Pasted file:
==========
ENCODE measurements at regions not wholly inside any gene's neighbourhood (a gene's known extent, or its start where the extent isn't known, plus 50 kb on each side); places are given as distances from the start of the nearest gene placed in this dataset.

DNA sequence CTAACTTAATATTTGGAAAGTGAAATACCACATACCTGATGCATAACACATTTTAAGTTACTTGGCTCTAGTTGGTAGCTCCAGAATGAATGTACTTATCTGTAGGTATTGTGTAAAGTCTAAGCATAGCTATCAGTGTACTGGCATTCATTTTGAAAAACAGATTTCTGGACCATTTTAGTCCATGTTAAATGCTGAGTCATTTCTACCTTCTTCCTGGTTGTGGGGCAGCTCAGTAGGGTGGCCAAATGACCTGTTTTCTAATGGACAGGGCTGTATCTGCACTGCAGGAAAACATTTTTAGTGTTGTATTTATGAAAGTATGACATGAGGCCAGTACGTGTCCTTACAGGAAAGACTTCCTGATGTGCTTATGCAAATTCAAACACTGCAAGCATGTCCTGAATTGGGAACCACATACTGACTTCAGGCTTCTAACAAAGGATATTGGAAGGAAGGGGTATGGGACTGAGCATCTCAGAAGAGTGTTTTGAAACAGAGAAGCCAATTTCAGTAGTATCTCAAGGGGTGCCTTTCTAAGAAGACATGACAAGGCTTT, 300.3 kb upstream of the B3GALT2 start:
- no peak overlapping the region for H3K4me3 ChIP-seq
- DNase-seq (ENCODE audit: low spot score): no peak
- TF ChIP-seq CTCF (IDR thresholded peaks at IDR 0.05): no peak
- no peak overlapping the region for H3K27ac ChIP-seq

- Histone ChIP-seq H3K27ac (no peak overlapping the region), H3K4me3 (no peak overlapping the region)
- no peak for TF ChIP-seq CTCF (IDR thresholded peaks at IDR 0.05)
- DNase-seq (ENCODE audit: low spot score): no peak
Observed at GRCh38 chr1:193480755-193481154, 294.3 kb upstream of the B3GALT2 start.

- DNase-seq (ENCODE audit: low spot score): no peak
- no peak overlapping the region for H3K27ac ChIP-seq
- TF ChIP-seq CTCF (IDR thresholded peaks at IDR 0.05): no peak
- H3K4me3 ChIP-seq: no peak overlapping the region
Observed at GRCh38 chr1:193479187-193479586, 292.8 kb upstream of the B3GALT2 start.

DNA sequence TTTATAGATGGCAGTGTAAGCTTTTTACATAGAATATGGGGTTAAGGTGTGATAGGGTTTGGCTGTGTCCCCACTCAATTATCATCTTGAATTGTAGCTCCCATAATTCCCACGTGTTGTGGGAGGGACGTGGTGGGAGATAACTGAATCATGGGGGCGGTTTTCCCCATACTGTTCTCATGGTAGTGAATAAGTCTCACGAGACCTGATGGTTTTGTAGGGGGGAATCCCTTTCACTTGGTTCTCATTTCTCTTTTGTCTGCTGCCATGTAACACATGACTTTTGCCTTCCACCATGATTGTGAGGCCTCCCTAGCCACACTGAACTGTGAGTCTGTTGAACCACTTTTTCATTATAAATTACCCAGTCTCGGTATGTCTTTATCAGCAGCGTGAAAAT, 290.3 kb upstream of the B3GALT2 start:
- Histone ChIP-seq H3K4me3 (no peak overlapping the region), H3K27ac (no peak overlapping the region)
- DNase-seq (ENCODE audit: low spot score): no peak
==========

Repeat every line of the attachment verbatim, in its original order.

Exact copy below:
ENCODE measurements at regions not wholly inside any gene's neighbourhood (a gene's known extent, or its start where the extent isn't known, plus 50 kb on each side); places are given as distances from the start of the nearest gene placed in this dataset.

DNA sequence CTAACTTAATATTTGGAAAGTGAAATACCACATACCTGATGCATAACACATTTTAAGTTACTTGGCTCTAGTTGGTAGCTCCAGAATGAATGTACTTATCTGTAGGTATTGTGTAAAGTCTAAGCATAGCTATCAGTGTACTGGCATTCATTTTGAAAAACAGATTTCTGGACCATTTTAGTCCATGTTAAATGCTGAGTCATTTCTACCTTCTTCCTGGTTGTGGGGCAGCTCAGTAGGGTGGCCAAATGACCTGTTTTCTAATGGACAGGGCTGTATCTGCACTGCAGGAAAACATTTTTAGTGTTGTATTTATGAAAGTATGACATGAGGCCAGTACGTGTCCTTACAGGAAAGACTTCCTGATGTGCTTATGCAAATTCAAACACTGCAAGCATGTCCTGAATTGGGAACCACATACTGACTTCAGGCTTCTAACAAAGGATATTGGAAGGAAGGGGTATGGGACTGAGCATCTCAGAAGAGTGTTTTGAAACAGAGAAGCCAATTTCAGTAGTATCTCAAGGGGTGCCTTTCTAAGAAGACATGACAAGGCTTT, 300.3 kb upstream of the B3GALT2 start:
- no peak overlapping the region for H3K4me3 ChIP-seq
- DNase-seq (ENCODE audit: low spot score): no peak
- TF ChIP-seq CTCF (IDR thresholded peaks at IDR 0.05): no peak
- no peak overlapping the region for H3K27ac ChIP-seq

- Histone ChIP-seq H3K27ac (no peak overlapping the region), H3K4me3 (no peak overlapping the region)
- no peak for TF ChIP-seq CTCF (IDR thresholded peaks at IDR 0.05)
- DNase-seq (ENCODE audit: low spot score): no peak
Observed at GRCh38 chr1:193480755-193481154, 294.3 kb upstream of the B3GALT2 start.

- DNase-seq (ENCODE audit: low spot score): no peak
- no peak overlapping the region for H3K27ac ChIP-seq
- TF ChIP-seq CTCF (IDR thresholded peaks at IDR 0.05): no peak
- H3K4me3 ChIP-seq: no peak overlapping the region
Observed at GRCh38 chr1:193479187-193479586, 292.8 kb upstream of the B3GALT2 start.

DNA sequence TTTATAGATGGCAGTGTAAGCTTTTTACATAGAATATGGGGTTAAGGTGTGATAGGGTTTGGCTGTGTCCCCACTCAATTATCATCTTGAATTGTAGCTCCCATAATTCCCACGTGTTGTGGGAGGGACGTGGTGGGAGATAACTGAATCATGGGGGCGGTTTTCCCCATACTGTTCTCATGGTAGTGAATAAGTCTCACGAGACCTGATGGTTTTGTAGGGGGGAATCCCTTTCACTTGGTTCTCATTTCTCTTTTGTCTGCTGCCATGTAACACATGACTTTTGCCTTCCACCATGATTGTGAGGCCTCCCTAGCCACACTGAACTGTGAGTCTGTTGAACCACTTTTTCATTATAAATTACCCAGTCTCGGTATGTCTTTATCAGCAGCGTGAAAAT, 290.3 kb upstream of the B3GALT2 start:
- Histone ChIP-seq H3K4me3 (no peak overlapping the region), H3K27ac (no peak overlapping the region)
- DNase-seq (ENCODE audit: low spot score): no peak